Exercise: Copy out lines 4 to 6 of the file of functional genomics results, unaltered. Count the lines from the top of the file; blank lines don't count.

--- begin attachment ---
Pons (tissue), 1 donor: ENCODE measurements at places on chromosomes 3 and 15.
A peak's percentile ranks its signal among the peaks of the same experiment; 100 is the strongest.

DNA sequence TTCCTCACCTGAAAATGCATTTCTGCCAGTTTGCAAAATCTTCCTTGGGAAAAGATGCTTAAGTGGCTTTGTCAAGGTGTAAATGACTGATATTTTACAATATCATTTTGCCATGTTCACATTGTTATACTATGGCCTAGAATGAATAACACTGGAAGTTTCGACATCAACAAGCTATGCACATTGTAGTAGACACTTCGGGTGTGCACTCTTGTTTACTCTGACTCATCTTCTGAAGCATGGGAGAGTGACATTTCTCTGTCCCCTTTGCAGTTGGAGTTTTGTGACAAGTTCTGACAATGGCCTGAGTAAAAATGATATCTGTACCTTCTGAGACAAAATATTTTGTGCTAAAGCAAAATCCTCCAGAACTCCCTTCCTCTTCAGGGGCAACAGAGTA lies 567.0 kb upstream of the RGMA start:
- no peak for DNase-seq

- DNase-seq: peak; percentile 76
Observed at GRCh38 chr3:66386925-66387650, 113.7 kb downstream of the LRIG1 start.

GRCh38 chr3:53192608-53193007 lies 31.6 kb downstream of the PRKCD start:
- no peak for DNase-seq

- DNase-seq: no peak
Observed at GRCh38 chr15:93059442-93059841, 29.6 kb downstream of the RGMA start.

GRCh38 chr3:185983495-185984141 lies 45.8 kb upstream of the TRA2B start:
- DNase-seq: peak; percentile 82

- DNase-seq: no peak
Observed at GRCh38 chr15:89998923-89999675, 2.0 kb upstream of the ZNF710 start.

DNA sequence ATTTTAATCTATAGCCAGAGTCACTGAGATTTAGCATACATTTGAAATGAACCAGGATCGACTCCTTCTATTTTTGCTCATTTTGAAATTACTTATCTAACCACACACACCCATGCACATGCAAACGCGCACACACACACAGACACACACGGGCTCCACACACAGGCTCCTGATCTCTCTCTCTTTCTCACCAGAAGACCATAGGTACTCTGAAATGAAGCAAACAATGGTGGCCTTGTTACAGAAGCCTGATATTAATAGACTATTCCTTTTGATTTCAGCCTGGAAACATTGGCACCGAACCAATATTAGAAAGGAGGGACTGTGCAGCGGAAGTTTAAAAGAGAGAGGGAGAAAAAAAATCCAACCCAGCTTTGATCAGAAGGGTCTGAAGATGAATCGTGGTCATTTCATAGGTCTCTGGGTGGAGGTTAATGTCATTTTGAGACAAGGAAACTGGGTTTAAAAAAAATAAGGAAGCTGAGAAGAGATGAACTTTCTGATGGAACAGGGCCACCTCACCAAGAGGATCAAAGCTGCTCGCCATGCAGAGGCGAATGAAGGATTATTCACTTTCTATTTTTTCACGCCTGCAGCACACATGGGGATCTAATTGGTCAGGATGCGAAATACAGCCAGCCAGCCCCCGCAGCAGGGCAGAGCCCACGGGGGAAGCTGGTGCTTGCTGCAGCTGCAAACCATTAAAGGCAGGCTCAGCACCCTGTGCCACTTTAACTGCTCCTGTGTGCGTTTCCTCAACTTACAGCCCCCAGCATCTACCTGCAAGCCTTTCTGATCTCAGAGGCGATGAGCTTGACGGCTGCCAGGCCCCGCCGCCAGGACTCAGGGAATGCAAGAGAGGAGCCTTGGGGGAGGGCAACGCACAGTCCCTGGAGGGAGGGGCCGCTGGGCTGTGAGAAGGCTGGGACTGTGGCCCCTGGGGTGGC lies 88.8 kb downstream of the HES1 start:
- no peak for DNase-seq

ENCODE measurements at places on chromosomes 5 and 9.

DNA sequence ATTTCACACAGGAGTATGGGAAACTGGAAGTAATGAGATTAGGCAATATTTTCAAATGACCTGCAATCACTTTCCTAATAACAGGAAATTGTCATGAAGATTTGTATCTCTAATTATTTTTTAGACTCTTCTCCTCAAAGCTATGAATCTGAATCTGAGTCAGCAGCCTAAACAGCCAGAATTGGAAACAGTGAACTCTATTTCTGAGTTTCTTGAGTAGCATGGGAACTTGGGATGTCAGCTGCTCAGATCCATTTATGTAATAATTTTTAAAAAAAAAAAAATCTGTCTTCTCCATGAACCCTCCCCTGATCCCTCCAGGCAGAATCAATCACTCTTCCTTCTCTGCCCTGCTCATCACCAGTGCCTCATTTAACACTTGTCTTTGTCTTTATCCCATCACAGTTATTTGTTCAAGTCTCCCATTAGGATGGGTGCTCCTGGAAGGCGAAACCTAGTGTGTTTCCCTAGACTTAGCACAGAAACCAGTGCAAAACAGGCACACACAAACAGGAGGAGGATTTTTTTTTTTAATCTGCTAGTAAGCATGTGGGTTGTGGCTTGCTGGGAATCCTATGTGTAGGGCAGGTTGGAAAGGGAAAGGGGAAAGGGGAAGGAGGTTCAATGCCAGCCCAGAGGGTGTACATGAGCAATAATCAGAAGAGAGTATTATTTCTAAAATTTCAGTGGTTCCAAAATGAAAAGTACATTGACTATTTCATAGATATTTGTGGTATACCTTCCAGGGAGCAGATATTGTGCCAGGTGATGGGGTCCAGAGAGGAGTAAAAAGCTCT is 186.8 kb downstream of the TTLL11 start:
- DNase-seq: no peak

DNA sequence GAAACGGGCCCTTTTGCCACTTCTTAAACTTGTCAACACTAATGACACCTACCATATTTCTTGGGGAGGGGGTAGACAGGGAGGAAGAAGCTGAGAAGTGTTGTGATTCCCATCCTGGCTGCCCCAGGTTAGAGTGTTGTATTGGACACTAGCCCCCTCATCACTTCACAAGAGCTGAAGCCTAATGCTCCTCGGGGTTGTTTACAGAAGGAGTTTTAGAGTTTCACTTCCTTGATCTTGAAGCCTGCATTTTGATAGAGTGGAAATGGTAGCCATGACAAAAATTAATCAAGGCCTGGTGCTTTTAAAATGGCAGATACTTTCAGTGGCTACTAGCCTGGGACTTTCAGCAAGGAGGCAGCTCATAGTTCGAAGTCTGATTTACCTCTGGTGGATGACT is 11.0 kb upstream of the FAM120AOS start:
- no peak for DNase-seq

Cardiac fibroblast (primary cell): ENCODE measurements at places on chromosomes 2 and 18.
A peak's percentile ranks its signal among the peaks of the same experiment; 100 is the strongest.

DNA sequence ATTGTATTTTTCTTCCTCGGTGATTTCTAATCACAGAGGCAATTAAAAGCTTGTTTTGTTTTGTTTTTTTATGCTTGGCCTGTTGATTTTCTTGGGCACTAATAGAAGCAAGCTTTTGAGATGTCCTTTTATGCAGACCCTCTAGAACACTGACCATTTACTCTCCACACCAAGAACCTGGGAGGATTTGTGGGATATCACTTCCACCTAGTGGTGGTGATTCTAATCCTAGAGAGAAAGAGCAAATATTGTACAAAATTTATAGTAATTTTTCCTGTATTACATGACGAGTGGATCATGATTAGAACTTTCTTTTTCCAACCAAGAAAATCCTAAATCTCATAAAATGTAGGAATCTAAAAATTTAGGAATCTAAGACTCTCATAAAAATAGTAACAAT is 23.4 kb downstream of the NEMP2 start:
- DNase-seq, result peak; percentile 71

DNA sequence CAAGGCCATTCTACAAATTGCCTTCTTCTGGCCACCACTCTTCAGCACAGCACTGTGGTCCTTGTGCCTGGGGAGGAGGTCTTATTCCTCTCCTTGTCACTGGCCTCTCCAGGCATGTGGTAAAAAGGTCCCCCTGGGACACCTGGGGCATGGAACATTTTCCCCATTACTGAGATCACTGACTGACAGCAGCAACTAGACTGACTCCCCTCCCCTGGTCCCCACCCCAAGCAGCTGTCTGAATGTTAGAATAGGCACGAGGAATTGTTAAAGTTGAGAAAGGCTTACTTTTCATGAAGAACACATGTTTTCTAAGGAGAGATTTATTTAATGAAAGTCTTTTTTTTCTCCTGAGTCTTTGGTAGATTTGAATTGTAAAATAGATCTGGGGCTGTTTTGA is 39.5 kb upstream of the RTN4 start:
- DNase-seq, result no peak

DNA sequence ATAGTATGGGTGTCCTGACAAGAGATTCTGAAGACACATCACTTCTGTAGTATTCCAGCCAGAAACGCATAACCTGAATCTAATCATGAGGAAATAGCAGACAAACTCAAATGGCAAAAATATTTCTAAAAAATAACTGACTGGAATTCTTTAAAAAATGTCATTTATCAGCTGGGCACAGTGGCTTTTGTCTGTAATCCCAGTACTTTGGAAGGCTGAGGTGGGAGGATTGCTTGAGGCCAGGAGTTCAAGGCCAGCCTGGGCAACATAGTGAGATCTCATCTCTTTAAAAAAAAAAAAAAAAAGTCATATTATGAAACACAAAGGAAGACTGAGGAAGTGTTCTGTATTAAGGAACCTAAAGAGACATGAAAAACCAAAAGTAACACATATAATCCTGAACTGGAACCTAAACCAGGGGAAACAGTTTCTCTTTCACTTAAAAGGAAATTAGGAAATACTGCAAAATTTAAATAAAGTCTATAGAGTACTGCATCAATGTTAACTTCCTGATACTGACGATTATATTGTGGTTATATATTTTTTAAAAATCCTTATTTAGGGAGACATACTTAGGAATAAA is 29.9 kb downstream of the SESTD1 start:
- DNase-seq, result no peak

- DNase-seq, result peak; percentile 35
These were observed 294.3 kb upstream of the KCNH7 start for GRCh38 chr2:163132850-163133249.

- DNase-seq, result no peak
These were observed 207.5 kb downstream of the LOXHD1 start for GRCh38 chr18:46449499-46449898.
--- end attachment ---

- no peak for DNase-seq

- DNase-seq: peak; percentile 76
Observed at GRCh38 chr3:66386925-66387650, 113.7 kb downstream of the LRIG1 start.